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Military Troops Catapult Launch Marijuana Over U.S. Mexico Border

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by hearit

hearit's picture
In The News

Drug smuggling requires some ingenuity – like a catapult -- if you don’t want to get caught in the act. Marijuana smugglers are using an age-old design to solve a simple current-day problem: how to make those drugs “fly” over international borders.

The National Guard apparently operates a remote video surveillance system of the U.S.-Mexico border, officially separating Mexico and the U.S. state of Arizona. American troops spotted people using a medieval-designed catapult to launch pounds of pot across the 'great divide'. While the U.S. says its Border Patrol agents have been in contact with Mexican authorities, about the fence and abandoned catapult, located near the town of Naco in Cochise County -- about 80 miles southeast of Tucson -- nobody quite knows whose 'side' the marijuana launchers are on.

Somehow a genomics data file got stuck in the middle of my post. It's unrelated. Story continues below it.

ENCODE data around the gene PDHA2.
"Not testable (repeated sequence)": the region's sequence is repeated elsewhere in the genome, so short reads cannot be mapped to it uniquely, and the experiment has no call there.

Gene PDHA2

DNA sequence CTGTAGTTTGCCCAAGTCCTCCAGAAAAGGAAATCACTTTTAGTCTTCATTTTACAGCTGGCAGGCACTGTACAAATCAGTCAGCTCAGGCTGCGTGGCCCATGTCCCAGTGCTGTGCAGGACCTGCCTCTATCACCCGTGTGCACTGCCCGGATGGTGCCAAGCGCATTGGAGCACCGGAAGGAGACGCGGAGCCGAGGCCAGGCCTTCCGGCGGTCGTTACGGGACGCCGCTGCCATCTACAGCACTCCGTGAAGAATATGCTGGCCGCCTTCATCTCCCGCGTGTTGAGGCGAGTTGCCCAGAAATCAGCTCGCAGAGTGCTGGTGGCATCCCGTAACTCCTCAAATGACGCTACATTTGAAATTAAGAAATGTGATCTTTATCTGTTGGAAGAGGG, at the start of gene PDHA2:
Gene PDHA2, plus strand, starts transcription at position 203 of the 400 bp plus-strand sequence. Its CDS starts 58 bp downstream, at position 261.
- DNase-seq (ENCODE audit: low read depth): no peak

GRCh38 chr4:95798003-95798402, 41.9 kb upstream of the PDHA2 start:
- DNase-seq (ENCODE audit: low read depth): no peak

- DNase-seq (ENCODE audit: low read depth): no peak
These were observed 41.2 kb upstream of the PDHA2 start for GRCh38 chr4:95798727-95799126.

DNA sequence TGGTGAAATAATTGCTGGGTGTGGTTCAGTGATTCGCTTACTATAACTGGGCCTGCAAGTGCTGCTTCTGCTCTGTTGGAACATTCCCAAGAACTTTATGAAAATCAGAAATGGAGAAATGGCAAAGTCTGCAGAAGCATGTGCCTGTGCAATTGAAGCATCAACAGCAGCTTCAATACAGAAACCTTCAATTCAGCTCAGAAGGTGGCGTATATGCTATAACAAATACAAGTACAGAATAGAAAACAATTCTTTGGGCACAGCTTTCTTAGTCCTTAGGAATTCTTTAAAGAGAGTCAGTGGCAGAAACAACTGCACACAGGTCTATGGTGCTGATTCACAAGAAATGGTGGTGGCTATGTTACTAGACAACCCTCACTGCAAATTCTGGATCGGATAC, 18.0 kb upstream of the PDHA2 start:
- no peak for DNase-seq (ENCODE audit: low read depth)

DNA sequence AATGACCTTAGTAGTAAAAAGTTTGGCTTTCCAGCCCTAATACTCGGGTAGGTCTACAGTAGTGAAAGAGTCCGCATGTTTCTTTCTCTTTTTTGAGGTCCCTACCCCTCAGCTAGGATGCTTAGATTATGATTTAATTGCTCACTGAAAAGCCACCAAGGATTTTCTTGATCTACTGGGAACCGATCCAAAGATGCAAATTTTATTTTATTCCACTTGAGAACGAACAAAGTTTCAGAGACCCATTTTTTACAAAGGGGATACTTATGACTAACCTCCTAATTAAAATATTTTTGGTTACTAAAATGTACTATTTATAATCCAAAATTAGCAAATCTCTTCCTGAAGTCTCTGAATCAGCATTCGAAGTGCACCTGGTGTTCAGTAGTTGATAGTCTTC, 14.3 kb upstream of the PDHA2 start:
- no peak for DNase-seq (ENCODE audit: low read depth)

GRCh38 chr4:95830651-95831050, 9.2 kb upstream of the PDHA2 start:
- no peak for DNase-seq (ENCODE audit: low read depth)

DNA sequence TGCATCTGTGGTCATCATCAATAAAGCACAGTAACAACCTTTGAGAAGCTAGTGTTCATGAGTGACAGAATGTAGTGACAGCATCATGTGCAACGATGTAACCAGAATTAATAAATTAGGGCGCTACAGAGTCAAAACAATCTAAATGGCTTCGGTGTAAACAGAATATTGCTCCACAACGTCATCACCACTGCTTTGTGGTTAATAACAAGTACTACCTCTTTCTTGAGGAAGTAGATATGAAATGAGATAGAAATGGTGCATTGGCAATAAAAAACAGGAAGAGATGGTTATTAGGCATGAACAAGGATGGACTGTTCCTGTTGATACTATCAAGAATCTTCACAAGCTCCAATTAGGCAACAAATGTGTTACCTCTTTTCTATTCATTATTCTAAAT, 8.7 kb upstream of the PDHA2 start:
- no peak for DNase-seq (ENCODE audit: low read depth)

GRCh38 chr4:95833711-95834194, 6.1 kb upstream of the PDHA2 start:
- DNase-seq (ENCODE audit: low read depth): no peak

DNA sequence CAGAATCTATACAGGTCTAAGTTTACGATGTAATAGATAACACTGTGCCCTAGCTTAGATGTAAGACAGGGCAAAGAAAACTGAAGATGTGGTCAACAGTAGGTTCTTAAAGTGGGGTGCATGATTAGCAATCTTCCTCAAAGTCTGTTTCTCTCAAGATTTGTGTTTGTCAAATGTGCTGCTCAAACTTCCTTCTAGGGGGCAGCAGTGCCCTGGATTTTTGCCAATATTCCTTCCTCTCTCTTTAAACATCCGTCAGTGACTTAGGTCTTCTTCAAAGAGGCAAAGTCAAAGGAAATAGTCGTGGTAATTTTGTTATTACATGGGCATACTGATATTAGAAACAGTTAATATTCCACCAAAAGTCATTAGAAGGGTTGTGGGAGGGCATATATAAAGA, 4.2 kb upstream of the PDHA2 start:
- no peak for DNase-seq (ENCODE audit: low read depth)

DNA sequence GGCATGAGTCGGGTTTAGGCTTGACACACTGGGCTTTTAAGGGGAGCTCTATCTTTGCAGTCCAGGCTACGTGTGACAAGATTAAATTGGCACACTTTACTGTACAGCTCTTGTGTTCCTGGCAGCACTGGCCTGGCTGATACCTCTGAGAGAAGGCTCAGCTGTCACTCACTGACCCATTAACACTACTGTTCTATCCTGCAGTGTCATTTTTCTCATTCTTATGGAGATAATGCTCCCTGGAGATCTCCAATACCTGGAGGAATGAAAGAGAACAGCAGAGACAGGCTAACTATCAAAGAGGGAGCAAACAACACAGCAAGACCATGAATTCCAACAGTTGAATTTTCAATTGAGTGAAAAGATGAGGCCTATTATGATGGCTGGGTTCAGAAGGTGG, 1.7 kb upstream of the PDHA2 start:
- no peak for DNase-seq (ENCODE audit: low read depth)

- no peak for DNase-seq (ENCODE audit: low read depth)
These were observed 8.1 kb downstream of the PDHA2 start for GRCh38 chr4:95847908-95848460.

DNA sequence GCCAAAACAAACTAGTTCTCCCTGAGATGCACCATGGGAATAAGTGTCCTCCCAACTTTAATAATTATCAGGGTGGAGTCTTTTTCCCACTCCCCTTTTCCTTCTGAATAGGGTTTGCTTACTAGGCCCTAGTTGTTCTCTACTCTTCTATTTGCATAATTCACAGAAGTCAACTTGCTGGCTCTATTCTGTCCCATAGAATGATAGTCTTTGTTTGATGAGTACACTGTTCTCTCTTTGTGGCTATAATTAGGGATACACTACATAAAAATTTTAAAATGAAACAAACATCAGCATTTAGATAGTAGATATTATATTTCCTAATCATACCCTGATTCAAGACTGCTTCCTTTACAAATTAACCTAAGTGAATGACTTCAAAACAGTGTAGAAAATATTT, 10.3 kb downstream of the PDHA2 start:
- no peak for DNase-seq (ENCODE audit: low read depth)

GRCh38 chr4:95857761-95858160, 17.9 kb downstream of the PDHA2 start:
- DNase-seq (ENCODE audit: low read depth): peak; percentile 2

Supposedly, Mexican authorities have disrupted the medieval-style operation, but the alleged drug smugglers are said to have fled the scene in two vehicles: a Humvee and an SUV. The catapult: well, it was left behind, along with lots of abandoned marijuana -- roughly 45 pounds of pot – and an extra’ SUV.

Night-vision footage has been captured by the National Guard, the video scene showing several men prepping the catapult, then launching packages of drugs before fleeing. Still photos show soldiers testing the catapult device, engineered through the use of elastic. The catapult was brought in on a trailer and it’s still unclear as to whether the military troops involved belong to the United States or Mexico.

"I have not seen anything like that [a catapult used with drugs as the projectile] in my time before as a Border Patrol agent ...although we are trained to handle any kind of a threat that comes over that border," claims Tucson (Arizona) sector Border Patrol spokesman David Jimarez to Reuters.